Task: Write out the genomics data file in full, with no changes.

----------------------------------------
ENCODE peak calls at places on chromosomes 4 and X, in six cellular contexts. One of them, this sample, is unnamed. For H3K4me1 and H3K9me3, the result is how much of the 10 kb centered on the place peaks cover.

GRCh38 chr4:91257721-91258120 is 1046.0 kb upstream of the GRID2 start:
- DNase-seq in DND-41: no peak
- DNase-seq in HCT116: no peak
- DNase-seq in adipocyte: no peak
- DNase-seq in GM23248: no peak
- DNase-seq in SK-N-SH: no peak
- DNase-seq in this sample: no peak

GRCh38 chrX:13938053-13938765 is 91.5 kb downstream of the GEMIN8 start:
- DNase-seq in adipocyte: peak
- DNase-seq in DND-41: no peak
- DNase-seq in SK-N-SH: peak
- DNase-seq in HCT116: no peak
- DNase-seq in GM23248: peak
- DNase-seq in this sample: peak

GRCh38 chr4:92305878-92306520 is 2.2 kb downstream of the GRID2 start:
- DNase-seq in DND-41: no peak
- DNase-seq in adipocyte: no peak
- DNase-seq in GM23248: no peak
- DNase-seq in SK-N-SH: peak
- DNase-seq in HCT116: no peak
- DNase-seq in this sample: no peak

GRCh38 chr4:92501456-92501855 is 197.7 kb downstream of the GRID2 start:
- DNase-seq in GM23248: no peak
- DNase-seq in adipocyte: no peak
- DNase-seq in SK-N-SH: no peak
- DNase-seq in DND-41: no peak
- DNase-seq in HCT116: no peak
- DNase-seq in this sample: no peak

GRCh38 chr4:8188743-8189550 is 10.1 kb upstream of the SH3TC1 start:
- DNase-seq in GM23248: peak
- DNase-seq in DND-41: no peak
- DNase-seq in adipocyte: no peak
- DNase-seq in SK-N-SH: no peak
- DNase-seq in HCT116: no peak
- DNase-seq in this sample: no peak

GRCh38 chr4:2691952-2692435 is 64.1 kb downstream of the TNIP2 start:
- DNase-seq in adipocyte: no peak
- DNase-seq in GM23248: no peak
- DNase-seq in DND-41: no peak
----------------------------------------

ENCODE peak calls at places on chromosomes 4 and X, in six cellular contexts. One of them, this sample, is unnamed. For H3K4me1 and H3K9me3, the result is how much of the 10 kb centered on the place peaks cover.

GRCh38 chr4:91257721-91258120 is 1046.0 kb upstream of the GRID2 start:
- DNase-seq in DND-41: no peak
- DNase-seq in HCT116: no peak
- DNase-seq in adipocyte: no peak
- DNase-seq in GM23248: no peak
- DNase-seq in SK-N-SH: no peak
- DNase-seq in this sample: no peak

GRCh38 chrX:13938053-13938765 is 91.5 kb downstream of the GEMIN8 start:
- DNase-seq in adipocyte: peak
- DNase-seq in DND-41: no peak
- DNase-seq in SK-N-SH: peak
- DNase-seq in HCT116: no peak
- DNase-seq in GM23248: peak
- DNase-seq in this sample: peak

GRCh38 chr4:92305878-92306520 is 2.2 kb downstream of the GRID2 start:
- DNase-seq in DND-41: no peak
- DNase-seq in adipocyte: no peak
- DNase-seq in GM23248: no peak
- DNase-seq in SK-N-SH: peak
- DNase-seq in HCT116: no peak
- DNase-seq in this sample: no peak

GRCh38 chr4:92501456-92501855 is 197.7 kb downstream of the GRID2 start:
- DNase-seq in GM23248: no peak
- DNase-seq in adipocyte: no peak
- DNase-seq in SK-N-SH: no peak
- DNase-seq in DND-41: no peak
- DNase-seq in HCT116: no peak
- DNase-seq in this sample: no peak

GRCh38 chr4:8188743-8189550 is 10.1 kb upstream of the SH3TC1 start:
- DNase-seq in GM23248: peak
- DNase-seq in DND-41: no peak
- DNase-seq in adipocyte: no peak
- DNase-seq in SK-N-SH: no peak
- DNase-seq in HCT116: no peak
- DNase-seq in this sample: no peak

GRCh38 chr4:2691952-2692435 is 64.1 kb downstream of the TNIP2 start:
- DNase-seq in adipocyte: no peak
- DNase-seq in GM23248: no peak
- DNase-seq in DND-41: no peak